Streptavidin conjugated drug release from PPy coated PVDF fibers in response to electrical stimulation was measured by quantifying streptavidin HRP release under different stimulatory electrical regimes (120, 200, and 280 mV/mm) over 60 min (measured every 6 min), as seen in Figure 8B. The least drug quantity released was at 120 mV/mm while the drug released under both 200 and 280 mV/mm stimulation (not significantly different from each other, p = 0.136), each demonstrated significantly greater cumulative release (p < 0.001, main effect between groups). Over the first 12 min, no significant difference was observed in the total drug released between the three stimulation levels (p > 0.068), but from 18 min to 60 min of stimulation, significantly greater drug was released at 200 and 280 mV/mm applied electrical stimulation compared to 120 mV/mm stimulation (p < 0.005). The cumulative release indicated electrosensitive behavior underlying the drug release observed from the PPy coatings, with 14.3 ± 2.1, 96.1 ± 5.0, and 118.2 ± 11.7 ng of streptavidin HRP was released after 60 min of electrical stimulation at 120, 200, and 280 mV/mm respectively (Figure 8B). At 120 mV/mm there was no statistically significant difference between cumulative release after any time point (p > 0.08), indicating that the 200 mV/mm was the minimum stimulatory level to achieve substantial stimulus responsive release.

The sustainability of the PPy-coated PVDF fibers as a drug depot (Figure 9) was demonstrated by measurement of the streptavidin Alexa Fluor™ 350 conjugate remaining in the PPy coating during 15 min of electrical stimulation (at 200 mV/mm and 1 Hz). The fluorescent intensity did not decrease during the first 5 min (p = 0.998) or 10 min (p = 0.993) of electrical stimulation and a subtle decrease was observed by 15 min of electrical stimulation (p = 0.09). The streptavidin remaining in the PPy coated PVDF fibers decreased slightly after 15 min of stimulation, however, the reduction in the streptavidin conjugated fluorescence in the PPy-coated PVDF fibers after 15 min of electrical stimulation was not significantly different from time as synthesized (p = 0.09) or 5 min of stimulation (p = 0.064, Figure 9). This is in accordance with the observations after continuous stimulation at 200 mV/mm and 1 Hz, no significant difference was found in cumulative drug release until after 18 min of continuous stimulation (Figure 8B).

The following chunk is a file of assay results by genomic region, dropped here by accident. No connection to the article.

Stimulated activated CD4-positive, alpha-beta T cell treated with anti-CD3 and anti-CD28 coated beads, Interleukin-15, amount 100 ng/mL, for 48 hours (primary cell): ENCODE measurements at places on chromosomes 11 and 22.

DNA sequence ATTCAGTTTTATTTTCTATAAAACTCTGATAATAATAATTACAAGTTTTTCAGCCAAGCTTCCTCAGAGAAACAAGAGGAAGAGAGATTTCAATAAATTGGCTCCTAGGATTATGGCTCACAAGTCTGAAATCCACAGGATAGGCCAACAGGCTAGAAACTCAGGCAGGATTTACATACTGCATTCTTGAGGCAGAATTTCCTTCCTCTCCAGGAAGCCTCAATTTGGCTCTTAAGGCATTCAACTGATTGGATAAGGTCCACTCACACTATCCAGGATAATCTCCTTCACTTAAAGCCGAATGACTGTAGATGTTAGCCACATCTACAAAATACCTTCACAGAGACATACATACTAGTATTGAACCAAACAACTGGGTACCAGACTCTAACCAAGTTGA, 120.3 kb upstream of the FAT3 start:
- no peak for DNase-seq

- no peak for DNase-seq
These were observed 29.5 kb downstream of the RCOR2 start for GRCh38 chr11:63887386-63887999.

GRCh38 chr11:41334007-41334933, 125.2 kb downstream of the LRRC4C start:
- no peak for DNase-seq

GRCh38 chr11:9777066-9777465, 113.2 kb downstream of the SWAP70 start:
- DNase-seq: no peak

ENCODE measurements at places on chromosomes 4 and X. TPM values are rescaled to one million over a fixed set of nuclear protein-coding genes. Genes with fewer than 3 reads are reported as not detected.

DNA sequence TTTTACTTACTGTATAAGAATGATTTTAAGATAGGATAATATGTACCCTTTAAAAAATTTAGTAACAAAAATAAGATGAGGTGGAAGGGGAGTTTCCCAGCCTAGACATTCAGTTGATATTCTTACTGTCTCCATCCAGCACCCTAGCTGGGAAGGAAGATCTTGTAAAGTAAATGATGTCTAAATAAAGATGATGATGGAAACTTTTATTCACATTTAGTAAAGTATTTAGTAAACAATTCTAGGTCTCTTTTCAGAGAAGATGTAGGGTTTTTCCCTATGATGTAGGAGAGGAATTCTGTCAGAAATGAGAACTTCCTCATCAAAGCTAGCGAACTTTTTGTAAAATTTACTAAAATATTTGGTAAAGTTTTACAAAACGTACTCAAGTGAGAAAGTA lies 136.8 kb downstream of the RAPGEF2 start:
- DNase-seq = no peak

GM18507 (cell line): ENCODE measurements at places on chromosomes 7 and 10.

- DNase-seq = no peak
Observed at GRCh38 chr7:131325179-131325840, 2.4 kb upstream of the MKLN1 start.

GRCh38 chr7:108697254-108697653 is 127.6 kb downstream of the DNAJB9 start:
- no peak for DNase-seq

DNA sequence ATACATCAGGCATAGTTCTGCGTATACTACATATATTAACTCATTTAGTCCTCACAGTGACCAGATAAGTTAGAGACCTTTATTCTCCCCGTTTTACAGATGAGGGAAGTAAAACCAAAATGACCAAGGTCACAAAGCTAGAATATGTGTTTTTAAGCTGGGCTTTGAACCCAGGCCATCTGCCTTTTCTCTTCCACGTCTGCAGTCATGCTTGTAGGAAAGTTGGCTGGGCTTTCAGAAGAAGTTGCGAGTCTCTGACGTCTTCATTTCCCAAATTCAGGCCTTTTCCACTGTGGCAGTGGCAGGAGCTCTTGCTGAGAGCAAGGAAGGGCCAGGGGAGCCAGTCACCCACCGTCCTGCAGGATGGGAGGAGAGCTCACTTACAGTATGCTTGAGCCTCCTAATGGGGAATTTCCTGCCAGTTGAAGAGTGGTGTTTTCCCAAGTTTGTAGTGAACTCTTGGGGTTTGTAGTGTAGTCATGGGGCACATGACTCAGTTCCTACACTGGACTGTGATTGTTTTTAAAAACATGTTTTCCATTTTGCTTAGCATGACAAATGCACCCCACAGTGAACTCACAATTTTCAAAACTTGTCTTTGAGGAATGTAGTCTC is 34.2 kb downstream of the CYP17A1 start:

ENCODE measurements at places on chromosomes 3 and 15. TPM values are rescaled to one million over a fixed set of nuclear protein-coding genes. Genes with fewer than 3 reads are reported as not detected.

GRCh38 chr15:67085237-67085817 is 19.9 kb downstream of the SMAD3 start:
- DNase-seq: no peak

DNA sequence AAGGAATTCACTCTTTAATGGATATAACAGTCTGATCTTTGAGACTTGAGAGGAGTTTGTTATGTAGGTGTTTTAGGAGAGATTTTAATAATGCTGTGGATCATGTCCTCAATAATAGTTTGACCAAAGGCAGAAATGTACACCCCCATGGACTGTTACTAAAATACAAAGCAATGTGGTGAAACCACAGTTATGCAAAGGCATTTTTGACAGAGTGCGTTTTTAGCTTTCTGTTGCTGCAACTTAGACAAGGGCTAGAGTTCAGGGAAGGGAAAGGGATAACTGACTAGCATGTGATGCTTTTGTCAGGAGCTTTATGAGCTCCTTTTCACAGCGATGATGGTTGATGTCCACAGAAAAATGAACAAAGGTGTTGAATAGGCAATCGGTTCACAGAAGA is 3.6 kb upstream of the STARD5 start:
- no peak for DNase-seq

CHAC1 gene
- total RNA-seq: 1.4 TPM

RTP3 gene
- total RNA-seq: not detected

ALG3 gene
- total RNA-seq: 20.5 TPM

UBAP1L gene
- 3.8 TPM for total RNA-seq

FIGURE 9
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FIGURE 9. Electrical stimulus based drug delivery from PPy coated PVDF fibers. Fluorescent images show Alexa Fluor™ 350 conjugated streptavidin bound to the biotin available in the PPy coating (A) before and after (B) 5 min (C) 10 min or (D) 15 min of electrical stimulation at 200 mV/mm and 1 Hz (E) Quantification of fluorescence intensity demonstrates a decrease after 15 min of stimulation (not significant, p = 0.064).

Growth Factor Release and Bioactivity

PPy coated PVDF fibers were loaded with streptavidin conjugated with biotinylated growth factors which were then electrically stimulated at 200 mV/mm (and 1 Hz frequency). Biotinylated NGF and bFGF were separately conjugated to streptavidin, released over three intervals and the released growth factor complex was tested to ensure maintenance of bioactivity. As seen in Figure 10, the instantaneous concentration of NGF increased after each stimulation period and returned to the baseline level during incubation periods between electrical stimulation. Figure 10C shows the cumulative release of NGF, which indicates that nearly 45% of the original NGF loaded into the samples was released after electrical stimulation (for a total of 15 min). PC12 cells exposed to recombinant human NGF, biotinylated NGF, and NGF-streptavidin complex released from PPy-coated PVDF fibers at equivalent concentrations of growth factor showed that cell proliferation was significantly higher when exposed to the recombinant human NGF compared to all other treatments (p < 0.01), while exposure to the biotinylated NGF and released NGF resulted in significantly greater cell count than the control group with no exposure (p < 0.003). There was no significant difference in cell number when exposed to the biotinylated NGF compared to the released NGF (p = 0.891), indicating that electrical stimulation and conjugation to streptavidin did not affect activity of the NGF (Figure 10). Figure 10D illustrates the schematic picture of NGF receptor interaction with the streptavidin-biotinylated NGF complex.

FIGURE 10
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FIGURE 10. Electrical stimulation based NGF release and bioactivity assay (A) Streptavidin tethered biotinylated NGF release from PPy coated PVDF fibers during sequential electrical stimulation at 200 mV/mm, for 5 min and 5 min of incubation without stimulation (B) Bioactivity of released NGF compared to recombinant human NGF, biotinylated NGF, and control groups based on PC12 cell proliferation (*, p < 0.003) (C) Cumulative NGF released from PPy coated PVDF fibers during incubation and stimulation periods (D) Schematic picture of NGF receptors (TrKA and p75) in the cell membrane and the potential interaction of the drug carrier released from PPy coated PVDF fibers with the receptors. Any one of three biotinylated NGFs bound to the streptavidin can interact with the receptors.